I think this shows an angular unconformity in the contact between the Carmel Formation and the Navajo, where the older beds meet the younger beds at an angle across an ancient erosion surface. However, it’s possible this is simply cross bedding.

An even more dramatic example:

I think what we’re seeing here is, from bottom to top: The flat upper surface of  a particularly resistant bed in the Navajo Formation; remnants of a higher cross-bedded bed in the Navajo Formation, which is notable for its cross-bedding; then a real discontinuity and level beds of the lowermost Carmel Formation.

Same idea here:

And here:

The complete column in this area: Curtis Formation at the very top of the rock wall; then a thick section of Entrada Sandstone with a prominent notch halfway down;  then Carmel Formation, across a very distinct contact; then Navajo Formation at the very bottom of the canyon, with the exact contact not quite as clear (but you can place it within a few feet.)

My Ansen Adams moment for the day.

No, wait, this is my Ansel Adams moment for the day:

The Tower of Babel at right and in the closeup, The Three Gossips atop the fin at left. The partially shaded knob in front and to the right of the Tower of Babel is The Organ.

Hardy survivor:

I suppose a nice little moisture-trapping pocket like this, at the bottom of a shady canyon, is something of a little bit of Paradise to a bush like this.

Baby Arch:

I reached the end of the trail and turned around.

The Navajo Sandstone surface has occasional dark stains, particularly around potholes.

These could be organic (cryptobiotic communities) or inorganic (manganese staining). Some cases are clearer.

Here there are obvious dark lichen colonies. The large amount of dark staining nearby suggests that this too may be biological.

Looking back up the canyon.

I drove further north, to a lookout point for the so-called Petrified Dunes.

I say “so-called” because the dunes were mineral all along, so it’s not technically correct to call them “petrified.” But, yes, these are actual dune surfaces in the Navajo Sandstone exhumed by erosion.

In the background are the La Sal Mountains, emplaced as alkaline laccoliths about 26 million years ago. Laccoliths are bodies of igneous rock formed when magma intrudes the upper crust and forms “blisters” between sedimentary rock layers. Alkaline magma contains a great deal of sodium or potassium; sodium in this case, which makes me wonder if the magma was contaminated by the Paradox salt beds.

Salt Valley overlook:

Salt Valley lies over another salt wall, which in the area to the left comes very close to the surface. Here one can find exposures of the Honaker Trail Formation and caprock of the underlying Paradox Formation, with salt not far below. On the other hand, the part of the valley to the right preserves some of the younger formations in the area. Just left of center is the Fiery Furnace area. Unfortunately, this area of the park was closed for road work.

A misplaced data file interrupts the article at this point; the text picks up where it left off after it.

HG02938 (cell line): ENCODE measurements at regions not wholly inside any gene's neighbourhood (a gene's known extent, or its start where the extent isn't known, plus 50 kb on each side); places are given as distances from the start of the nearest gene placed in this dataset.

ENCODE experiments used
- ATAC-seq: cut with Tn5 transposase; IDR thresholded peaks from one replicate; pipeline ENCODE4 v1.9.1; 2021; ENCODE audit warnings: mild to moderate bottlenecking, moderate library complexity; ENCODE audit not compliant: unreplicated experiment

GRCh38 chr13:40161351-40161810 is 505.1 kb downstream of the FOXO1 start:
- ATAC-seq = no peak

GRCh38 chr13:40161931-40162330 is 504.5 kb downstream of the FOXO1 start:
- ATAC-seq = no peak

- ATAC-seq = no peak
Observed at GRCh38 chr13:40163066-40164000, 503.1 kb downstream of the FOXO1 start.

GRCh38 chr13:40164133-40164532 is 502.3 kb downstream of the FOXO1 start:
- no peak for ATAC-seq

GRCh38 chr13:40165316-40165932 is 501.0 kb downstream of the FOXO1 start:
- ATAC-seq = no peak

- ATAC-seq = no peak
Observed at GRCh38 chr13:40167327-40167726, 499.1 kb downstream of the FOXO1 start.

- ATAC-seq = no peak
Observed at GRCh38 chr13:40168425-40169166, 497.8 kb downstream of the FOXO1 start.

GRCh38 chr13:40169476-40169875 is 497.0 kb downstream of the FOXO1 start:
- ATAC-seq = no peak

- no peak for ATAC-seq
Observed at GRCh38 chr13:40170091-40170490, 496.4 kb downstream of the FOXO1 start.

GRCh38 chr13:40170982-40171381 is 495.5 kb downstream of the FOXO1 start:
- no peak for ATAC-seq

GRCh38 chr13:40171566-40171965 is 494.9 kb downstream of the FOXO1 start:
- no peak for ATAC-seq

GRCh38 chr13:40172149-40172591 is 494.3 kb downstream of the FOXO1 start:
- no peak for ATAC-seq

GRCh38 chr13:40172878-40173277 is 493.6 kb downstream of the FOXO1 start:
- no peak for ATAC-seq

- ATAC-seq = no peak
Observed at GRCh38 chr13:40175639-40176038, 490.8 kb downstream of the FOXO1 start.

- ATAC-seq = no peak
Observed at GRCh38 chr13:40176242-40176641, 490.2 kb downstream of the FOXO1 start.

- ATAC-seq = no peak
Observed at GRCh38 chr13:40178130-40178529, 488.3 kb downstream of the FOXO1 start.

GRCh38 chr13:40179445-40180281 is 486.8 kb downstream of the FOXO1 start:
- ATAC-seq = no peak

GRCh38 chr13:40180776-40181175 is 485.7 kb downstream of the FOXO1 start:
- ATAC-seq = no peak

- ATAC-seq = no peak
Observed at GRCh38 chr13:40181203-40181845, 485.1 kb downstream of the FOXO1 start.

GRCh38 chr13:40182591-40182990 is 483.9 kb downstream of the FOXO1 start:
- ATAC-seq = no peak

Looking towards Cache Valley to the east.

The red beds to the right are Triassic Chinle Formation, while the tan hills to the left, which divide Cache Valley from Salt Valley, are much younger Cretaceous Mancos Formation.

I passed the parking for Delicate Arch. I’ve hiked this trail before and decided to skip this madhouse today.

The road passes a hogback of Cretaceous Cedar Mountain Formation, which may correlate with the Burro Canyon Formation back home.

I parked at the trail head for the Lower Delicate Arch Lookout. Tilted beds of the Cretaceous Dakota Formation are north of the parking area.

I started down the trail. To the east are characteristic green reduced beds of the Jurassic Morrison Formation.

If I’m reading the map right, the green beds are the Bushy Basin Member of the Morrison, while the gray bends on which they rest are Salt Wash Member of the Morrison Formation.

Delicate Arch came into view to the north from the trail.

This was taken at fairly high zoom.

Peculiar blocky sandstone along the trail.

This is right on a boundary between geologic quadrangle maps, and the maps disagree (sigh); but I think this is Moab Member of the Curtis Formation.

And here is a chert bed.

This is likely Tidwell Member of the Morrison Formation, which is reported to contain chert beds.

I arrived at the upper lookout. There, to the north, was Delicate Arch.

Huh. Silhouted against a non-ideal background. But darned if there wasn’t a really inviting stretch of Navajo Sandstone that would get me even closer and further to the east, and I’d be mostly hiking on bare rock, which the rangers seem not to mind so much. (No cryptobiotic soil crusts.)

I went for it. Turns out there were cairns marking a path

and signs of previous development.

Yeah. Anchor bolts in the sandstone. I don’t know what for.

I found just about the ideal view point.

Dunno. Maybe this is my Ansel Adams moment for the day.

Took a lot of photos of the arch. These are the best.

Much people swarming the arch. I think there  pretty much always are.

Panorama on the trail back, looking mostly west.